People and Bison

Whether thought of as a resource to be utilized or symbolic of more, bison (or American Buffalo) and humans have been intertwined for centuries.

Bison and Human Safety
  • Bison are wild animals and are unpredictable.
  • Maintain a distance of 100 feet (30 m or two bus lengths) from bison.
  • When the bison are within 100 feet (30 m) of the road, it is recommended to view theme from inside a vehicle.
  • Please use established gravel or paved pull-outs to park vehicles completely off the roadway (all wheels right of the white line). Do not walk or park in the road.

Importance of Indigenous Cultures

Members of the eight reservations take turns signing the Buffalo Treaty
The "Buffalo Treaty" represented many entities, including 12 Native American tribes, coming together for the good of bison.

Photo by Stephen Legault.

The American bison or buffalo (iinniiwa in Blackfoot, tatanka in Lakota, ivanbito in Navajo, Kuts in Paiute) is the most significant animal to many American Indian nations. For thousands of years, Native Americans relied heavily on bison for their survival and well-being, using every part of the bison for food, clothing, shelter, tools, jewelry and in ceremonies. The decimation of millions of bison in the 1800s was pivotal in the tragic devastation of Indian people and society. Today, bison are central to many American Indian traditions, spiritual rituals and healthy diets, and more than 60 tribes are bringing their sacred Brother Buffalo back to their families, lands and ways of life.

For many Indigenous people, buffalo, a name used for hundreds of years, remains the name of choice for these animals. As a general rule, buffalo is often used in a cultural context while bison is used in a scientific context.

The Brink of Extinction

Men standing with severed bison heads, black and white photo
Men posing with eight confiscated bison heads.

NPS Photo/Yellowstone National Park

The westward expansion of European settlers across the continent in the 19th century was the primary driver in the rapid decline of bison in North America. Railways, rifles, and an international market for buffalo hides led to “the Great Slaughter” from about 1820 to 1880, when the bison population plummeted from 30-60 million (estimates vary) to fewer than 1,000 animals by the 1890s. Other factors including the military’s directive to destroy buffalo as a way to control American Indians, the introduction of diseases from cattle, drought, and competition from domestic livestock (horses, cattle, sheep) contributed to the reduction in bison numbers as well. At their lowest numbers, some estimated that there were only 300 bison that survived the slaughter, bringing the species to the brink of extinction.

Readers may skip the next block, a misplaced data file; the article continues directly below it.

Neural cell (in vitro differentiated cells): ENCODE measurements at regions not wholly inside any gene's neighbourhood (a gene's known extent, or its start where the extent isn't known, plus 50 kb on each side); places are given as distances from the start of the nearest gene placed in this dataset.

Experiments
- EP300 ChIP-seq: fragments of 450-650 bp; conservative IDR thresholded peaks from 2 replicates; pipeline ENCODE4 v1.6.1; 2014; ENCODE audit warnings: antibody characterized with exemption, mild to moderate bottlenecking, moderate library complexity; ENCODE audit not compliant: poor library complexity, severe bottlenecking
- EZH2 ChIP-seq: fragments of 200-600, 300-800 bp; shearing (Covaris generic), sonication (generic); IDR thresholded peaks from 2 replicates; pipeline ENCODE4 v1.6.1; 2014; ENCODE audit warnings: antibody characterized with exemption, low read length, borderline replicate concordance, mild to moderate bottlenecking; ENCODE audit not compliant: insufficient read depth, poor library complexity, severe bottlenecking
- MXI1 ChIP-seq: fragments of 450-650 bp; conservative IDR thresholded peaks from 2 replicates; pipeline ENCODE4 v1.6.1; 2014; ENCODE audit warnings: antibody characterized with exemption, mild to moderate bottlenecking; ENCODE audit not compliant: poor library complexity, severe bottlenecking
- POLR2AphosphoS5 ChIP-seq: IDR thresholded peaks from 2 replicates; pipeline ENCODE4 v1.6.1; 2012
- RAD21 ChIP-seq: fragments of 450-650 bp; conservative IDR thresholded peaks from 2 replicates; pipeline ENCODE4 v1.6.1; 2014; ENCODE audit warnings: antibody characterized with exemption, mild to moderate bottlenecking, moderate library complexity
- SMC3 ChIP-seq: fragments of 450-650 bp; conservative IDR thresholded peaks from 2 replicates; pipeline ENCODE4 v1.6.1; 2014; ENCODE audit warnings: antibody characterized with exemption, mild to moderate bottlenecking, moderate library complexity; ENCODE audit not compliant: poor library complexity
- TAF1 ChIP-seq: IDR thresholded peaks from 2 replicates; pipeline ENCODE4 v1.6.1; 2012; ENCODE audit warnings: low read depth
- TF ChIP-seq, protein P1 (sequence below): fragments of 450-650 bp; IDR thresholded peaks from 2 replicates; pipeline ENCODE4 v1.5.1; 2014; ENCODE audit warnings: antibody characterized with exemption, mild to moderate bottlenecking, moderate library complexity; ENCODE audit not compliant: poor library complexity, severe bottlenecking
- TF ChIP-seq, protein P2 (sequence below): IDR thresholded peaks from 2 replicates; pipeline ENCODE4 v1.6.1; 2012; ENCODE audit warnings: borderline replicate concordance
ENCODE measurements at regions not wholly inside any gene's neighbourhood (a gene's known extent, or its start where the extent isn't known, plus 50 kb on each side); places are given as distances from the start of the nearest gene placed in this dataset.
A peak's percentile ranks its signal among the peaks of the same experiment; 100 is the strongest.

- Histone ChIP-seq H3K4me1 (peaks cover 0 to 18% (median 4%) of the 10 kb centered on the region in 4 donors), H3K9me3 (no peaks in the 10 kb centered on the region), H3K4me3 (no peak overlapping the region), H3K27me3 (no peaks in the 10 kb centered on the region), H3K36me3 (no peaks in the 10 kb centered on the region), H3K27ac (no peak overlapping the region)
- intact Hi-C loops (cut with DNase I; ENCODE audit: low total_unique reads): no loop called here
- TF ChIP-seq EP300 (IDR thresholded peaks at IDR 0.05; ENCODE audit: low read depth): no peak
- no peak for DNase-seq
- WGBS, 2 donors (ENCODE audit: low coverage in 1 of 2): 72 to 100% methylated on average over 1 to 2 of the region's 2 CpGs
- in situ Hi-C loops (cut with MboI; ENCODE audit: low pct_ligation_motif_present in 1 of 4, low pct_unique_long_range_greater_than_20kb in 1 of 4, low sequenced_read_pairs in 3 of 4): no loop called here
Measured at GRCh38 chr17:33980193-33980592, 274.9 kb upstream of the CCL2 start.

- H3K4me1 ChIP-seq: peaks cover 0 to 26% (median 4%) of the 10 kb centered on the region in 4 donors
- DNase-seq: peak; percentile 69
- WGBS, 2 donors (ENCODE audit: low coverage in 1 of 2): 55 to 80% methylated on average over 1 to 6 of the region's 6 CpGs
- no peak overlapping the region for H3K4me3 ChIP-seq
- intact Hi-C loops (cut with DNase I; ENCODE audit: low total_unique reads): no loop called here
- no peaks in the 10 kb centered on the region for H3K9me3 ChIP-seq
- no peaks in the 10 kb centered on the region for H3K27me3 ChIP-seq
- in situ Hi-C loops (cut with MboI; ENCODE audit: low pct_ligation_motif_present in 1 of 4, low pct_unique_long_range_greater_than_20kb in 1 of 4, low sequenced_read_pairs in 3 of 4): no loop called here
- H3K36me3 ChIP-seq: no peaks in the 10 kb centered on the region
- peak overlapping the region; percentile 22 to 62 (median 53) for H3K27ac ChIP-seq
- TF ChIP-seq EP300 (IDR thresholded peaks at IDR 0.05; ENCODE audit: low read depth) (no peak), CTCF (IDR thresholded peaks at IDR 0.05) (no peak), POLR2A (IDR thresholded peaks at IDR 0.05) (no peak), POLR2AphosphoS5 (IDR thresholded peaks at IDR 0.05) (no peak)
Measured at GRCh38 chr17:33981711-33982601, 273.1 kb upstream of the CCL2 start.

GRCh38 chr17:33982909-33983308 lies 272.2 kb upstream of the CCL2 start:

Saving the Last of the Buffalo

As bison were notably vanishing by the 1860s, public outcry prompted some states to pass laws to protect bison, but enforcement was lacking and the massacre continued. The earliest efforts to rescue bison began in the late 1860s when a handful of private citizens independently began to capture and shelter bison, saving the species from extinction. These bison served as the foundation stock for most modern public and private bison herds today.

In the 1870s and 1880s, hundreds of bison occupied Yellowstone National Park. Despite the presence of the First U.S. Cavalry soldiers the park’s mission to, in part, protect wildlife, poaching of bison continued until Congress passed the Lacey Act in 1894. This legislation authorized the in Yellowstone to prosecute people that were killing or removing wildlife from the park.

In 1905, the American Bison Society (ABS) was formed to support bison recovery efforts, compelling Congress to establish several public bison herds at Wichita Mountains National Wildlife Refuge, the National Bison Range, Sully’s Hill National Game Preserve, Fort Niobrara National Wildlife Refuge, and Wind Cave National Park and President Theodore Roosevelt to establish the Grand Canyon Game Preserve. These efforts help save bison from extinction and the ABS disbanded in the early 1900s having accomplished their mission, however in 2005 the ABS was once again reestablished to help advance the ongoing restoration of bison to our lands and cultures.

Wild and Domestic Bison

Today, about 360,000 plains bison are privately owned as domestic livestock, while about 31,000 bison are stewarded as wildlife in publicly owned herds in the United States and Canada. The Department of the Interior manages about 10,300 bison as wildlife, including approximately 8,000 bison in ten national park units; 1,600 bison in seven National Wildlife Refuges; and 700 bison on Bureau of Land Management Lands in Utah.

Our National Mammal

In 2016, the North American bison was declared the national mammal of the United States. National Bison Day has been observed annually on the first Saturday in November since 2012. Learn more about the bison's journey to becoming our national mammal from our Bison Bellow series, below.

Last updated: March 4, 2024